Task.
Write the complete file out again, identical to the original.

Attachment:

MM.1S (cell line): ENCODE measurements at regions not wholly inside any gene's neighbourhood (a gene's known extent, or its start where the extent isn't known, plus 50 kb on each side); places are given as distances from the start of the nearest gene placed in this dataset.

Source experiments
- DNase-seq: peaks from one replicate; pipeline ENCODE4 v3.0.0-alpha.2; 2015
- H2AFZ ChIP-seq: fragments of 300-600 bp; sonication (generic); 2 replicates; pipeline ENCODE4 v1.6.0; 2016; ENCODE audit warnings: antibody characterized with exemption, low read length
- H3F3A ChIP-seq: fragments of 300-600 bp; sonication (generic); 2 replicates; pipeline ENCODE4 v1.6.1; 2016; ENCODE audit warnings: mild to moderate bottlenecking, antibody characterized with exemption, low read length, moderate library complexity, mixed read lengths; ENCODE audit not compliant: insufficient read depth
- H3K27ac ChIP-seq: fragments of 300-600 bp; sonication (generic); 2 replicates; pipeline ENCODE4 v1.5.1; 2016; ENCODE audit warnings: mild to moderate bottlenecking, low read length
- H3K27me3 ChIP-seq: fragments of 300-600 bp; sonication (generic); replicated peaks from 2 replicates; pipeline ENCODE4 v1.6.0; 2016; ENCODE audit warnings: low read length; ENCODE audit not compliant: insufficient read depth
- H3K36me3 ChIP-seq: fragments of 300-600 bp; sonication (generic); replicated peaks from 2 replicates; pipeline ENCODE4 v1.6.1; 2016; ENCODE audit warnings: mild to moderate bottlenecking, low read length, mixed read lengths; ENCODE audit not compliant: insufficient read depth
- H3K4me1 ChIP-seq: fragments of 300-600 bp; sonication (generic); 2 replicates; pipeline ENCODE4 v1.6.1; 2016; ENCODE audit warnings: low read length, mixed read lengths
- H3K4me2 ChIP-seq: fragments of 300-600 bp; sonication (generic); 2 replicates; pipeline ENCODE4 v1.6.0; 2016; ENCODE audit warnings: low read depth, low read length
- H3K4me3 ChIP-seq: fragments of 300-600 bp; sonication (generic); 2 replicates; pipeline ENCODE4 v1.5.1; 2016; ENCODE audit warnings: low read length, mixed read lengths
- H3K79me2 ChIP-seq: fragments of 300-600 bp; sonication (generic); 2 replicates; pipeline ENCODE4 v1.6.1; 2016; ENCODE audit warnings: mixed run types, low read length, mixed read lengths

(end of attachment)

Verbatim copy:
MM.1S (cell line): ENCODE measurements at regions not wholly inside any gene's neighbourhood (a gene's known extent, or its start where the extent isn't known, plus 50 kb on each side); places are given as distances from the start of the nearest gene placed in this dataset.

Source experiments
- DNase-seq: peaks from one replicate; pipeline ENCODE4 v3.0.0-alpha.2; 2015
- H2AFZ ChIP-seq: fragments of 300-600 bp; sonication (generic); 2 replicates; pipeline ENCODE4 v1.6.0; 2016; ENCODE audit warnings: antibody characterized with exemption, low read length
- H3F3A ChIP-seq: fragments of 300-600 bp; sonication (generic); 2 replicates; pipeline ENCODE4 v1.6.1; 2016; ENCODE audit warnings: mild to moderate bottlenecking, antibody characterized with exemption, low read length, moderate library complexity, mixed read lengths; ENCODE audit not compliant: insufficient read depth
- H3K27ac ChIP-seq: fragments of 300-600 bp; sonication (generic); 2 replicates; pipeline ENCODE4 v1.5.1; 2016; ENCODE audit warnings: mild to moderate bottlenecking, low read length
- H3K27me3 ChIP-seq: fragments of 300-600 bp; sonication (generic); replicated peaks from 2 replicates; pipeline ENCODE4 v1.6.0; 2016; ENCODE audit warnings: low read length; ENCODE audit not compliant: insufficient read depth
- H3K36me3 ChIP-seq: fragments of 300-600 bp; sonication (generic); replicated peaks from 2 replicates; pipeline ENCODE4 v1.6.1; 2016; ENCODE audit warnings: mild to moderate bottlenecking, low read length, mixed read lengths; ENCODE audit not compliant: insufficient read depth
- H3K4me1 ChIP-seq: fragments of 300-600 bp; sonication (generic); 2 replicates; pipeline ENCODE4 v1.6.1; 2016; ENCODE audit warnings: low read length, mixed read lengths
- H3K4me2 ChIP-seq: fragments of 300-600 bp; sonication (generic); 2 replicates; pipeline ENCODE4 v1.6.0; 2016; ENCODE audit warnings: low read depth, low read length
- H3K4me3 ChIP-seq: fragments of 300-600 bp; sonication (generic); 2 replicates; pipeline ENCODE4 v1.5.1; 2016; ENCODE audit warnings: low read length, mixed read lengths
- H3K79me2 ChIP-seq: fragments of 300-600 bp; sonication (generic); 2 replicates; pipeline ENCODE4 v1.6.1; 2016; ENCODE audit warnings: mixed run types, low read length, mixed read lengths